Since 2001 the John Day River and its tributaries have seen a major effort by the Confederated Tribes of Warm Springs to restore salmon and steelhead runs in their waters. These tribes were the aboriginal inhabitants of this region and they retain a claim on fishing and other rights in the region under the 1855 Treaty of Middle Oregon.
The signatories of that treaty were listed as: Symtustus, Locks-quis-sa, Shick-a-me, and Kuck-up, chiefs of the Taih or Upper De Chutes band of Walla-Wallas; Stocket-ly and Iso, chiefs of the Wyam or Lower De Chutes band of Walla-Wallas; Alexis and Talkish, chiefs of the Tenino band of Walla-Wallas; Yise, chief of the Dock-Spus or John Day's River band of Walla-Wallas; Mark,William Chenook, and Cush-Kella, chiefs of the Dalles band of the Wascoes; Toh-simph, chief of the Ki-gal-twal-la band of Wascoes; and Wal-la-chin, chief of the Dog River band of Wascoes.
Today the individual tribes that make up the Confederated Tribes of Warm Springs are usually referred to as the Wascos, Dock-Spus, Walla-Wallas, Teninos and Northern Paiutes.
Before the coming of the settlers, the Columbia River basin was home to enormous runs of salmon. Today, these runs are only a small fraction of their former size. There is an active debate over how much the dams, commercial fishing and habitat degradation have individually contributed to the current situation. Whatever the case, the Tribes are committed to doing something to correct it.
The John Day River is the second longest undammed river in the continental United States. Its spring Chinook salmon and summer steelhead are two of the last remaining wild anadromous fish populations in the Columbia River basin. That makes the region a natural site to concentrate efforts to restore these fish populations.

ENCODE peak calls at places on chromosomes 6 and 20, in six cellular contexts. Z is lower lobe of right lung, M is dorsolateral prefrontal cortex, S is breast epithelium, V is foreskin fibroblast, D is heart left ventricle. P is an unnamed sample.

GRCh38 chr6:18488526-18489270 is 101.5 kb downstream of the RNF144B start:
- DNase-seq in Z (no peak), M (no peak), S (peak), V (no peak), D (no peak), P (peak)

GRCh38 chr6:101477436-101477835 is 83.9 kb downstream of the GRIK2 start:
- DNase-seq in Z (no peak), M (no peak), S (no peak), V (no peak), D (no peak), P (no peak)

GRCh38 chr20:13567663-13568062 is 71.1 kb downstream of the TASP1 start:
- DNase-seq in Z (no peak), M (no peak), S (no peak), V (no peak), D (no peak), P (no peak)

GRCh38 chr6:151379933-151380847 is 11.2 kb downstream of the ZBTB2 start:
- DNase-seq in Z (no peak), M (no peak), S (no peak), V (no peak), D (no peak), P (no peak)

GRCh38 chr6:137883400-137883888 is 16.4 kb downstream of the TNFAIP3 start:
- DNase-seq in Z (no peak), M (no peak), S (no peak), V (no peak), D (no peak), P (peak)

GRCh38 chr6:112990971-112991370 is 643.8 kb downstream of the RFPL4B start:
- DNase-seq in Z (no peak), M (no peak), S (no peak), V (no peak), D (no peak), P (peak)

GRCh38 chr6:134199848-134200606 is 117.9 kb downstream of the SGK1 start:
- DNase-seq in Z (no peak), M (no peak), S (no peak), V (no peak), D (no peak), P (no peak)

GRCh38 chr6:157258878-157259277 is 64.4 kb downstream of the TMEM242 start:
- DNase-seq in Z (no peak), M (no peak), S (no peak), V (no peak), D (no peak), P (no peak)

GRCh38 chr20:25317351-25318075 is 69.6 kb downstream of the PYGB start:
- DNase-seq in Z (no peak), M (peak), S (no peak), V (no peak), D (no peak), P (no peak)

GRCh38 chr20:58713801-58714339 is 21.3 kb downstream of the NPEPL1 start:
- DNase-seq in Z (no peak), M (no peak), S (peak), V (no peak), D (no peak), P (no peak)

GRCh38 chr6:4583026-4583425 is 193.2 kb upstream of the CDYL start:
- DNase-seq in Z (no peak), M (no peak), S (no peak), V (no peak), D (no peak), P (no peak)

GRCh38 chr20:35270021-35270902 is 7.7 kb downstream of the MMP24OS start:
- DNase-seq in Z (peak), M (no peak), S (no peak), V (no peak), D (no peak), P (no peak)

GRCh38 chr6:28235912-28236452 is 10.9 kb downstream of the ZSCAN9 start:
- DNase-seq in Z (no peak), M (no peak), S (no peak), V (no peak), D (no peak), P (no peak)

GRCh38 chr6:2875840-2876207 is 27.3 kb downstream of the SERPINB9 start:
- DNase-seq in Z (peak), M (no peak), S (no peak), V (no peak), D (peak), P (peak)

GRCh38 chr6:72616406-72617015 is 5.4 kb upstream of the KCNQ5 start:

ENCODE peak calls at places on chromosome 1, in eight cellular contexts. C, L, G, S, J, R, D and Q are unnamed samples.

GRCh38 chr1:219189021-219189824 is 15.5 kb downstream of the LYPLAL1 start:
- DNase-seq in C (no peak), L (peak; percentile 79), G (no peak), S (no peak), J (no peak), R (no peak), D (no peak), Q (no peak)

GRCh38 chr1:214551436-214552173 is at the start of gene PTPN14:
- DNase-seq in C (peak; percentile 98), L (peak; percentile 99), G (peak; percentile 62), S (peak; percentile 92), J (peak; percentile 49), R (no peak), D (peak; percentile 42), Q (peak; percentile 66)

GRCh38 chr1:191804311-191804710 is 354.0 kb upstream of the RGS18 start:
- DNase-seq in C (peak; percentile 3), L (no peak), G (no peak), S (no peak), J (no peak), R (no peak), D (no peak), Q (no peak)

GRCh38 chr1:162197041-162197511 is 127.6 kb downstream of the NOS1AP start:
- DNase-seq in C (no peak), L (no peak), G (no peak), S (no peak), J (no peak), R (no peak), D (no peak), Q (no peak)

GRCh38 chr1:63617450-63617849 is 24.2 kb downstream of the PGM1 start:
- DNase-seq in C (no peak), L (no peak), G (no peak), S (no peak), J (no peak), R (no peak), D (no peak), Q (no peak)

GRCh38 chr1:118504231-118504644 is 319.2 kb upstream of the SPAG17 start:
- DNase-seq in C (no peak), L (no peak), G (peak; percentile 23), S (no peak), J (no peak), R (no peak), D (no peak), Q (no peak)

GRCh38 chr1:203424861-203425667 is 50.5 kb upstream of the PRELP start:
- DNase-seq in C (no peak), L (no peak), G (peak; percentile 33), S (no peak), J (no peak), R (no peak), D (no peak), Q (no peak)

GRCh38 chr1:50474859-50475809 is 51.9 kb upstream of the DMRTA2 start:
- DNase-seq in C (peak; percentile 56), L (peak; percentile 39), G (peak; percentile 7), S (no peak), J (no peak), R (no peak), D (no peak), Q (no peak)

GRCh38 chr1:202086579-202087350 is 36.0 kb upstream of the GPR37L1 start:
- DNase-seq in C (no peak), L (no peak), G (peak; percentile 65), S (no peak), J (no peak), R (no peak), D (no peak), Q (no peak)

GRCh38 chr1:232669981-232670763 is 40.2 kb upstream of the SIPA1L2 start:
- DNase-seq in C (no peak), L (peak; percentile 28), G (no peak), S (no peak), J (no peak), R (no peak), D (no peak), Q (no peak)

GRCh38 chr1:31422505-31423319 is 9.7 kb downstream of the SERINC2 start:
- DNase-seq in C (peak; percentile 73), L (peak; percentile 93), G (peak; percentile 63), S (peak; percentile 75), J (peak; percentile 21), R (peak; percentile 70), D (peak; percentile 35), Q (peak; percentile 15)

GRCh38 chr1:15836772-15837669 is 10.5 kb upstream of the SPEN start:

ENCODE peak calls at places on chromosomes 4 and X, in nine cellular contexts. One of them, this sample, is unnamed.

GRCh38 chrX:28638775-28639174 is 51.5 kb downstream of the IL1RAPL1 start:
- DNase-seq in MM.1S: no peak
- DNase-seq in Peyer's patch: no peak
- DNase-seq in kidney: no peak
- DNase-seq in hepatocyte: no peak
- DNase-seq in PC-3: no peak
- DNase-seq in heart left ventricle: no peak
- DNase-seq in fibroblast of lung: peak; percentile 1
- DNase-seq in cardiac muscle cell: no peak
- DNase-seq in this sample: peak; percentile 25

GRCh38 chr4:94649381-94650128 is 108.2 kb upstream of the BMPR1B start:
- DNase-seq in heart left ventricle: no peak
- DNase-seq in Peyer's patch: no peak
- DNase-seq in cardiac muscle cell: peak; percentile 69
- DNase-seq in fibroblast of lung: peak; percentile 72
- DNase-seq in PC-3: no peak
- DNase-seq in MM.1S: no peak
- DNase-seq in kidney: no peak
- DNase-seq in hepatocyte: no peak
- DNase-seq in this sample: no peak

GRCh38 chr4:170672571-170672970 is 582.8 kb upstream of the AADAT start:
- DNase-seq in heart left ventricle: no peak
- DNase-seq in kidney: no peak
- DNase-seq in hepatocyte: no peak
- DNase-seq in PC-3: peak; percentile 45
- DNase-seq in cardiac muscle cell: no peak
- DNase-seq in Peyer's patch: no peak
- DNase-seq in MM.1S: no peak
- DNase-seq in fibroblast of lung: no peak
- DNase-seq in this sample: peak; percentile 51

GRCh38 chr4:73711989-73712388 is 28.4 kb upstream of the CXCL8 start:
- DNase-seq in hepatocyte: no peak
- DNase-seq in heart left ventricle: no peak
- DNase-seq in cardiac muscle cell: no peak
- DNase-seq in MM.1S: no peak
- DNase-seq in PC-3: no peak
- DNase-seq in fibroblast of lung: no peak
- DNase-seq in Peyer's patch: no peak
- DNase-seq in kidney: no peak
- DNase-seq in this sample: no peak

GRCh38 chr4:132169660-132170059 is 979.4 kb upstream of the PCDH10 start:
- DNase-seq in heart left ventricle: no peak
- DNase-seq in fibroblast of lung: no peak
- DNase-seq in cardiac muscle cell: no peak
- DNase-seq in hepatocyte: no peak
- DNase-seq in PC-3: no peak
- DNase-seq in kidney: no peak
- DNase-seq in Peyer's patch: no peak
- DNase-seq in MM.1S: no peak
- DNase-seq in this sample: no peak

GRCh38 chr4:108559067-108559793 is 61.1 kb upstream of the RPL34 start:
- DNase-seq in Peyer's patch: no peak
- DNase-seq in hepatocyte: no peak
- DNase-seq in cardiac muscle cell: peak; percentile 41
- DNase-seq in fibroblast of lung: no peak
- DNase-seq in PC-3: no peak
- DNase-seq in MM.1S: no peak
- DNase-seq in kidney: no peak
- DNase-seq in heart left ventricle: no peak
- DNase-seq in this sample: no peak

The salmon were central to the culture of the tribes who lived on the Pacific coast and on the banks of the Columbia River and its tributaries. With financing from the Bonneville Power Administration, the Tribes have acquired riparian lands in spawning grounds on the mainstem and middle fork of the John Day River.
On part of this land they have created a plant nursery to support a program of invasive species removal and riparian vegetation enhancements which is intended to increase the productivity of these spawning grounds in perpetuity.
On another part of these properties, gold dredging operations have stripped the river banks and surrounding fields of vegetation, leaving them unusable for fish spawning. They are now undertaking an ambitious program of replanting to re-establish native trees such as alder, cottonwood, hawthorn, willow and chokecherry to provide cooling shade and biodiversity to spawning grounds.
Restoration efforts include continuous riparian plantings, riprap removal, woody debris structures, mining rehabilitation, dike removal, pool creation, channel re-connections, barrier removals and floodplain re-connections.
The goal of all these conservation efforts is to protect, manage and enhance habitat that support culturally significant fish populations for the Tribes for the generations to come.
They also engage in long-term monitoring to determine the effectiveness of their various efforts in order to concentrate on the most effective methods in the long term.
The Confederated Tribes of Warm Springs have long traditions of natural resource stewardship. Because the Tribes retained their rights to hunt, fish gather forest products, and pasture livestock on all unclaimed lands under the 1855 treaty, they have a long-term interest in protecting and enhancing the health of the region as a whole.
There is free public access to the conservation areas, which offer wildlife viewing, hiking, and hunting (by permit).
Controlled grazing with careful management demonstrates that agricultural uses of the land can also be compatible with resource conservation. The Tribes strive to have their conservation areas serve as models for habitat restoration and land management.
If you have any questions or comments or would like to participate in some of these restoration efforts, please click through to the next page and let us know.
Restoring Fish Habitat
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